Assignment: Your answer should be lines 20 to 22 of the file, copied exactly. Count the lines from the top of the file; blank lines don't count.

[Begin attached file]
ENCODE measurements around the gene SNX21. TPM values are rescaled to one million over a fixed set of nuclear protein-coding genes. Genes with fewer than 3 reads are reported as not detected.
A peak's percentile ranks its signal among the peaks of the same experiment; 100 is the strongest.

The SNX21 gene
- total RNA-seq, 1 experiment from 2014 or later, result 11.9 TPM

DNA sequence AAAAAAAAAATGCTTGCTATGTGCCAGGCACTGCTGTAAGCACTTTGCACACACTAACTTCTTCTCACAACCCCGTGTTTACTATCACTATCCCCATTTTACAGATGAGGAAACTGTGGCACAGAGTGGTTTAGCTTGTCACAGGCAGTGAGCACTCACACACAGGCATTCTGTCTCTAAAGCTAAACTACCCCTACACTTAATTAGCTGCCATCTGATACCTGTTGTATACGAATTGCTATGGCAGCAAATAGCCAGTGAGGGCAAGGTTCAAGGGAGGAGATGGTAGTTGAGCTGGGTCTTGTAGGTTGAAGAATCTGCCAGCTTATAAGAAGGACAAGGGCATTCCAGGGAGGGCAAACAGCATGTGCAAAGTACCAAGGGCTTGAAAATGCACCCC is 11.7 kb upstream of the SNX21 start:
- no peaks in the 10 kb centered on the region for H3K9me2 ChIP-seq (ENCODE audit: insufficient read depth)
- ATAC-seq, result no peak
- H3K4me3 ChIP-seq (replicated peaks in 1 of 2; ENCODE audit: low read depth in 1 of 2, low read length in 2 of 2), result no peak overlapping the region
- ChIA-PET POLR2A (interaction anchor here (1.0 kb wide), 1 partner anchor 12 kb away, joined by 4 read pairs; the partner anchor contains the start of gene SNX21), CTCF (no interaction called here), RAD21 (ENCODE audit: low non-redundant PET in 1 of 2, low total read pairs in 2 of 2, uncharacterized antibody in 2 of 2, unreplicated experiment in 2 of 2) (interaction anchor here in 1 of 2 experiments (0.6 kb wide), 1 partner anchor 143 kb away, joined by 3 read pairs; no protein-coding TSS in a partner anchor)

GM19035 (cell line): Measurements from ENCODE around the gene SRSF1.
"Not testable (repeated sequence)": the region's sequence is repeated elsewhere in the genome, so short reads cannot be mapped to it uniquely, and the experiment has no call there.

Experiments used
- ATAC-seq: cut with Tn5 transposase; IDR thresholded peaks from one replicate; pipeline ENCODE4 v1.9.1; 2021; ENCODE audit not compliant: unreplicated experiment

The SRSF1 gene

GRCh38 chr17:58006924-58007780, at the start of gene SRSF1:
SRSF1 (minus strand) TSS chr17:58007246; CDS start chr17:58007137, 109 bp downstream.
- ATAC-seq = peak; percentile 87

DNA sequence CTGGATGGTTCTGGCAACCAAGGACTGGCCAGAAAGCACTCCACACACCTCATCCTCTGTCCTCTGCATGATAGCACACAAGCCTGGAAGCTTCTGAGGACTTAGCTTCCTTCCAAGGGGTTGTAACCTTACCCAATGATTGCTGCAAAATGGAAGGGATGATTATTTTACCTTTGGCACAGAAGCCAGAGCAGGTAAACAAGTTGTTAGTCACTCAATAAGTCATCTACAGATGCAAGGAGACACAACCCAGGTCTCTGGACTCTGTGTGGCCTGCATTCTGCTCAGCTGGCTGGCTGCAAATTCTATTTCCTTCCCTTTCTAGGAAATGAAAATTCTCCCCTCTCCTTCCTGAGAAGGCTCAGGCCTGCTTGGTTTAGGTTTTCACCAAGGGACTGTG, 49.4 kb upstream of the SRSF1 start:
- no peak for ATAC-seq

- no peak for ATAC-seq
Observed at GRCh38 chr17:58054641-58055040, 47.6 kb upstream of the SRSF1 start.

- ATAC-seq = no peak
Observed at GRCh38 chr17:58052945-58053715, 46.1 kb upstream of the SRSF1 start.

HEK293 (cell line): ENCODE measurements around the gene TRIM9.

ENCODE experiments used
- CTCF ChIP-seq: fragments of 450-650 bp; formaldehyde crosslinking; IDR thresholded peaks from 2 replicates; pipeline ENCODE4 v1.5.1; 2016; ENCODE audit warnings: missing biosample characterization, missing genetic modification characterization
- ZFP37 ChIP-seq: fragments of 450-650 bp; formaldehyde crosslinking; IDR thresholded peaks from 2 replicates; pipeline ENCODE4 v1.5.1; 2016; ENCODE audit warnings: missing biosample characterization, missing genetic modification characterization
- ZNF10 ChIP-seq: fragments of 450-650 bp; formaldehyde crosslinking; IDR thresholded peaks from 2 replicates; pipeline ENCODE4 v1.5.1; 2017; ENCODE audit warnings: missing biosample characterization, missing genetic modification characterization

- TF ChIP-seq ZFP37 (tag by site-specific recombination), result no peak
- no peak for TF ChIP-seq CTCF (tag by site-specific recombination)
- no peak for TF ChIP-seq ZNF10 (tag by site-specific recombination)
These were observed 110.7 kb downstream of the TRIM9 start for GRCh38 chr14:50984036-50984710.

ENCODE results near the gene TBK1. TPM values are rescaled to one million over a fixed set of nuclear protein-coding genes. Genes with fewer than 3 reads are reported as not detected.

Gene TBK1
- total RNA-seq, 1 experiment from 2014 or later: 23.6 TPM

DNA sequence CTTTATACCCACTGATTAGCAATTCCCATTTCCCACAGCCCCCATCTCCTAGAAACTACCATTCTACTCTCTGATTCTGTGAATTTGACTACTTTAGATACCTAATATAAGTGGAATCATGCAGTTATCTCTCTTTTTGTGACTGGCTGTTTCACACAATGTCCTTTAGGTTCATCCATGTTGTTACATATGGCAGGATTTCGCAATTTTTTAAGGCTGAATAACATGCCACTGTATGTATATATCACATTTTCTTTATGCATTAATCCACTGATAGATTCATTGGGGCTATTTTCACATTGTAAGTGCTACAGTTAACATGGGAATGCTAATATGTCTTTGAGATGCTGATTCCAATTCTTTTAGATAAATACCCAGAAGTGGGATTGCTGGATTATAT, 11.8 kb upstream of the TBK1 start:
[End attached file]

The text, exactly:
- no peak for ATAC-seq
Observed at GRCh38 chr17:58054641-58055040, 47.6 kb upstream of the SRSF1 start.

- ATAC-seq = no peak